Generalizability of the CSR Framework

    The CSR Framework was developed through a systematic literature review and synthesizes the cultural aspects of scientific research from a wide breadth of literature. Literature published’ across time periods (1970s to today), in different locations, and across different science disciplines was used to develop the CSR Framework. Additionally, there were not major differences across the subdisciplines of biological research represented by the survey respondents with respect to the relevance of the aspects in the CSR Framework to biological research. These two points provide evidence that the CSR Framework has some amount of generalizability. However, data regarding the relevance of the CSR Framework to other disciplines in science have not been collected. These data should be collected in the future to determine the degree of generalizability of the CSR Framework.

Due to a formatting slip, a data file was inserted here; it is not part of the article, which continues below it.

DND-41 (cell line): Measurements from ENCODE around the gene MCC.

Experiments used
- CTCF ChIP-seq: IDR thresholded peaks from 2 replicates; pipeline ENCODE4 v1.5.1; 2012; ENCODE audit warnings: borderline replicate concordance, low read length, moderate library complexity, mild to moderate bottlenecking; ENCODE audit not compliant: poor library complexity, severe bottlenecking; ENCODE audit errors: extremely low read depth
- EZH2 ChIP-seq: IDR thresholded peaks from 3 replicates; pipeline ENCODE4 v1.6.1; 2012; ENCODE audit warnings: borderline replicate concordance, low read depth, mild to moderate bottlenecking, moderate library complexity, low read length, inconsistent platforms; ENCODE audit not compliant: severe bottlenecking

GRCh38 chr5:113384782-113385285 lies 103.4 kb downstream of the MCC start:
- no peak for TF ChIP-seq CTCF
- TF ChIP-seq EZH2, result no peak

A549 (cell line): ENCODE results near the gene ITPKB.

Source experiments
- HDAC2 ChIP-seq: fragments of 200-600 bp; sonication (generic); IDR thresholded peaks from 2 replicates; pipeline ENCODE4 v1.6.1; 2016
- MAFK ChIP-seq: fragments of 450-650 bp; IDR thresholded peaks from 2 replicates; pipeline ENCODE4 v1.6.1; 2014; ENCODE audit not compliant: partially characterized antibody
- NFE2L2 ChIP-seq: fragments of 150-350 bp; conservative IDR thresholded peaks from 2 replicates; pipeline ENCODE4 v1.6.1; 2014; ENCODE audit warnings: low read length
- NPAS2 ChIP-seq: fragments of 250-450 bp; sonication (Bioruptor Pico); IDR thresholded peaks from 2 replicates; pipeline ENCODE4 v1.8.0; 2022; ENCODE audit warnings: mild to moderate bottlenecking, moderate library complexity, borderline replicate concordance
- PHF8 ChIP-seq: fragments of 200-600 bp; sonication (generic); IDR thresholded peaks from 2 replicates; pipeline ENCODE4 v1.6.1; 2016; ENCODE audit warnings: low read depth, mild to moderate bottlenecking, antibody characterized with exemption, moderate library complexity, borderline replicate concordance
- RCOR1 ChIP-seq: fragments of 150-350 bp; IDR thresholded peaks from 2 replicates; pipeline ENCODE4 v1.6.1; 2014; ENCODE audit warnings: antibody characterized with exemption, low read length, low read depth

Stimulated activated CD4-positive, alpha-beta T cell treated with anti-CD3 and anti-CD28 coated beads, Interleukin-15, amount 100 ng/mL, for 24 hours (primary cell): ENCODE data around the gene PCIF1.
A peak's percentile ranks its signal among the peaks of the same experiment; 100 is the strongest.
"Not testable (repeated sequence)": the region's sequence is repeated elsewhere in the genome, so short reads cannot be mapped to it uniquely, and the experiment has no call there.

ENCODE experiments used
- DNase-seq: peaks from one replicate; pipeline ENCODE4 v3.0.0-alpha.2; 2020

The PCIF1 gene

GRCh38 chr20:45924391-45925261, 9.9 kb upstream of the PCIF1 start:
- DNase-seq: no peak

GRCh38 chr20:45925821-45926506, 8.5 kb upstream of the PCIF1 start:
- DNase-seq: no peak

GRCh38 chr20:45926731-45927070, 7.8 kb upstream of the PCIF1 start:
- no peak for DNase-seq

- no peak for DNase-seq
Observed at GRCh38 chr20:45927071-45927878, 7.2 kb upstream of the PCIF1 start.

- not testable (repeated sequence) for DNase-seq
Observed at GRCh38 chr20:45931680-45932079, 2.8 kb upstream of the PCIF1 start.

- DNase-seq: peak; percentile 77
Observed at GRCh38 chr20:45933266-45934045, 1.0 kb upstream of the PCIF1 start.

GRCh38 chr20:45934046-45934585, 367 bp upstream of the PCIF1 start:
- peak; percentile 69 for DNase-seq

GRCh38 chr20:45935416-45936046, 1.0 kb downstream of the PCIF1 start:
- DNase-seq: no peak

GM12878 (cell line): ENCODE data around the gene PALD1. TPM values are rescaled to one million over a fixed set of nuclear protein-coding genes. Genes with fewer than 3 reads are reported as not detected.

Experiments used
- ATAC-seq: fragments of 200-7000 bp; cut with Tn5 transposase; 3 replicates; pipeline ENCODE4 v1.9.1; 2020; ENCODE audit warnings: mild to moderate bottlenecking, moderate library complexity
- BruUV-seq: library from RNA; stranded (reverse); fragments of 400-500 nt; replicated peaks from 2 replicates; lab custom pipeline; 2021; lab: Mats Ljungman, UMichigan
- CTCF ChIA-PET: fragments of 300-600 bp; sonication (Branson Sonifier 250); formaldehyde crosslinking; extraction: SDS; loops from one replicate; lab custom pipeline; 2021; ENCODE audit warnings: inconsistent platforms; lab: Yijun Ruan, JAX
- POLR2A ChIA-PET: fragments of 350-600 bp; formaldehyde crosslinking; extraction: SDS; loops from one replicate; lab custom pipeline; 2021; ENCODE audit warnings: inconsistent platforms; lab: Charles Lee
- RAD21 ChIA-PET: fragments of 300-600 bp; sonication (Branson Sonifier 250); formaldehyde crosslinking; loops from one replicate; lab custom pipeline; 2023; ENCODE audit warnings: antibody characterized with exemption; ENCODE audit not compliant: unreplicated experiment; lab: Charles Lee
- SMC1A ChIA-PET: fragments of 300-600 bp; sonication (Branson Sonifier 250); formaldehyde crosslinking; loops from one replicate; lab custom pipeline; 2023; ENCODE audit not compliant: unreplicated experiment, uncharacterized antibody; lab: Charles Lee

FUTURE AVENUES FOR RESEARCH

    Using the CSR Framework to Change Instruction or Mentorship

    The 31 cultural aspects that make up the CSR Framework provide a high-resolution view of what it means to do science. In turn, the CSR framework will allow for characterization of students’ diverse experiences of the culture of scientific research and a fine-grained identification of the cultural aspects that act as either barriers or entry points for different students. For example, an instructor teaching a lab course could now use the CSR Framework to examine how students are experiencing different cultural aspects of scientific research. By using questions that surface the cultural aspects that students found supportive or challenging, the instructor could identify which cultural aspects students experience as barriers or entry points and change the instruction to help reduce the barriers students experience. The instructor may find that planning an investigation is a cultural barrier for more students while running an investigation is more often experienced as a cultural entry point, allowing the instructor to focus on ways to make planning investigations less challenging for students.